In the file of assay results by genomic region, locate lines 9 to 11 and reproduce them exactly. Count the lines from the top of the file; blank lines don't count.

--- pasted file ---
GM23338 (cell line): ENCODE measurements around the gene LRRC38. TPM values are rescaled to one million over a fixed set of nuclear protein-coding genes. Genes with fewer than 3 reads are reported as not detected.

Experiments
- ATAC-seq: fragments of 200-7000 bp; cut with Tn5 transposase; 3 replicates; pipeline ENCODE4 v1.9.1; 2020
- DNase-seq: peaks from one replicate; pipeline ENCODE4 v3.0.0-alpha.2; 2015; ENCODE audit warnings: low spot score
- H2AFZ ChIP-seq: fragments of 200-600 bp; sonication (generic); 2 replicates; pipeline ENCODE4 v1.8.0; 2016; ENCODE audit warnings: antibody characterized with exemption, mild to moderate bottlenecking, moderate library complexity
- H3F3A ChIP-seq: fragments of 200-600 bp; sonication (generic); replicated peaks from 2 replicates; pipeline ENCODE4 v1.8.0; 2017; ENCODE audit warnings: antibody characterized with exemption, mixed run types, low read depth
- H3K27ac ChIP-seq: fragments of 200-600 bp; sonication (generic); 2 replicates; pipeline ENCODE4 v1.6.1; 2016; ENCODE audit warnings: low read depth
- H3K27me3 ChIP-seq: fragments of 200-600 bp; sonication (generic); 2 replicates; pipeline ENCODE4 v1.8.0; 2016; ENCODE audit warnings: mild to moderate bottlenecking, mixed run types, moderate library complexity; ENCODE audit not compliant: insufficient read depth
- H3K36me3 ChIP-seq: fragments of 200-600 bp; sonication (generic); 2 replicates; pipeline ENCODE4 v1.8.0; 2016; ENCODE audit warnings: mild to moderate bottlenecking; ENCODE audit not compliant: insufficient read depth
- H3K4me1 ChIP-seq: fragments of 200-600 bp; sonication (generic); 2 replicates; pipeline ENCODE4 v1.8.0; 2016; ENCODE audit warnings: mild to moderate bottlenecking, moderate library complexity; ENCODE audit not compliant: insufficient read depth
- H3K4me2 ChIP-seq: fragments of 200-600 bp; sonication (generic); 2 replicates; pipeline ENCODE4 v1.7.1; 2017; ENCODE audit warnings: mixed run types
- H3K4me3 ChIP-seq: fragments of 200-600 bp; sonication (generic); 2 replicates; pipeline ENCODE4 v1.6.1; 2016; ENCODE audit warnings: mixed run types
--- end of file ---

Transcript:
- H3K36me3 ChIP-seq: fragments of 200-600 bp; sonication (generic); 2 replicates; pipeline ENCODE4 v1.8.0; 2016; ENCODE audit warnings: mild to moderate bottlenecking; ENCODE audit not compliant: insufficient read depth
- H3K4me1 ChIP-seq: fragments of 200-600 bp; sonication (generic); 2 replicates; pipeline ENCODE4 v1.8.0; 2016; ENCODE audit warnings: mild to moderate bottlenecking, moderate library complexity; ENCODE audit not compliant: insufficient read depth
- H3K4me2 ChIP-seq: fragments of 200-600 bp; sonication (generic); 2 replicates; pipeline ENCODE4 v1.7.1; 2017; ENCODE audit warnings: mixed run types